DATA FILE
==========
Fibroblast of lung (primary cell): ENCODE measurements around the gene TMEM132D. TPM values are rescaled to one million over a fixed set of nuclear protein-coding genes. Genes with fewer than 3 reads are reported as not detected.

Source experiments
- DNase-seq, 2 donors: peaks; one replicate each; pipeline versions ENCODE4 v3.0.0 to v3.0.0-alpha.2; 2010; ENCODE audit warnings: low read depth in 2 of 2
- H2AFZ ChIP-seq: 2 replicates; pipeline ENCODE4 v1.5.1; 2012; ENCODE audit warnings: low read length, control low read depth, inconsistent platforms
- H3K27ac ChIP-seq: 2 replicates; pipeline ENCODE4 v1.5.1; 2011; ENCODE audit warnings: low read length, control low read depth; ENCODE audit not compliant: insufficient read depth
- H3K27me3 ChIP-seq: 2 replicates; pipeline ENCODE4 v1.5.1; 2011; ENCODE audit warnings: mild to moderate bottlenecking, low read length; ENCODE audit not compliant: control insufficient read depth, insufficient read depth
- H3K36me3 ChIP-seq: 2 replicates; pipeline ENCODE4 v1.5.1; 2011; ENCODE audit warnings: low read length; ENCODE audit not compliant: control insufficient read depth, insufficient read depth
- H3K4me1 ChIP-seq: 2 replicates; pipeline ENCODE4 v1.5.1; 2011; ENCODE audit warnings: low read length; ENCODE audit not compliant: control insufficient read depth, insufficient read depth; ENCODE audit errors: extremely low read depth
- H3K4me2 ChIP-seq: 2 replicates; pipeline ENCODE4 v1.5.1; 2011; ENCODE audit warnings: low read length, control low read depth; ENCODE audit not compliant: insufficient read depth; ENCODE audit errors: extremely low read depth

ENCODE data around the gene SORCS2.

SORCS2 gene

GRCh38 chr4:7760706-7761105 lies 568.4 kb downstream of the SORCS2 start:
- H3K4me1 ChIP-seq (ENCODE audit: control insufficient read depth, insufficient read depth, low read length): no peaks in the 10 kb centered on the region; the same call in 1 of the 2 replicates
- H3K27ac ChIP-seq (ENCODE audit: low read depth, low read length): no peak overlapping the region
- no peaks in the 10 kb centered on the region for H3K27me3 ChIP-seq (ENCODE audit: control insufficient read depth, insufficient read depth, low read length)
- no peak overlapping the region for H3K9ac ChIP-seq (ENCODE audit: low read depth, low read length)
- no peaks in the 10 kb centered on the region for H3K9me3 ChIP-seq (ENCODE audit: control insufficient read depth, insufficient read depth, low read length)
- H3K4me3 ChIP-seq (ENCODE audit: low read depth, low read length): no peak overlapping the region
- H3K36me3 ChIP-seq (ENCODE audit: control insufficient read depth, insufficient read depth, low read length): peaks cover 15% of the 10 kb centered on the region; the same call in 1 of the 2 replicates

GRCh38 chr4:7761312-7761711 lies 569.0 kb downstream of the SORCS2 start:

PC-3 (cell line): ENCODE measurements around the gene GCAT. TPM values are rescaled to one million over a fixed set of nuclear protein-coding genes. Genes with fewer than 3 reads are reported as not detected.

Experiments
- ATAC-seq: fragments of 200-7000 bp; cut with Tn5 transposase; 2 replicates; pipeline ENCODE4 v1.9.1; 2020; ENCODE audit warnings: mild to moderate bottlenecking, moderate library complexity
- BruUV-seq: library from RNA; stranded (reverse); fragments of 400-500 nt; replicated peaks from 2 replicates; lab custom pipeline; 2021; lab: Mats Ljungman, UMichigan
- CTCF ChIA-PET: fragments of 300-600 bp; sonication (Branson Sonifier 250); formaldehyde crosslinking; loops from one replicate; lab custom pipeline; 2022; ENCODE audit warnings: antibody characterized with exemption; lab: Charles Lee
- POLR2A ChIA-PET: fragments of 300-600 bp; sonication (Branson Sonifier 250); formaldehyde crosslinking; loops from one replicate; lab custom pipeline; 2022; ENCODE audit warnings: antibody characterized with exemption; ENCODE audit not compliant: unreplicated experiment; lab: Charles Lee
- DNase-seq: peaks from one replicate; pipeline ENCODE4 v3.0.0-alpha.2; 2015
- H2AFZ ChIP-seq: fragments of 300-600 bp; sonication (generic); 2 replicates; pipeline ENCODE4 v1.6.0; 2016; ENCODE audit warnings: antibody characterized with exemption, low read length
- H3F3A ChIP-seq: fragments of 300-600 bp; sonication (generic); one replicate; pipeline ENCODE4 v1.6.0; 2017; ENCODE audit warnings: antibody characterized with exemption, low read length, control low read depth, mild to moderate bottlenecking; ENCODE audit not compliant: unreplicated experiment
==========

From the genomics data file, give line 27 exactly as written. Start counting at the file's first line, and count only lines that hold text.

- DNase-seq: peaks from one replicate; pipeline ENCODE4 v3.0.0-alpha.2; 2015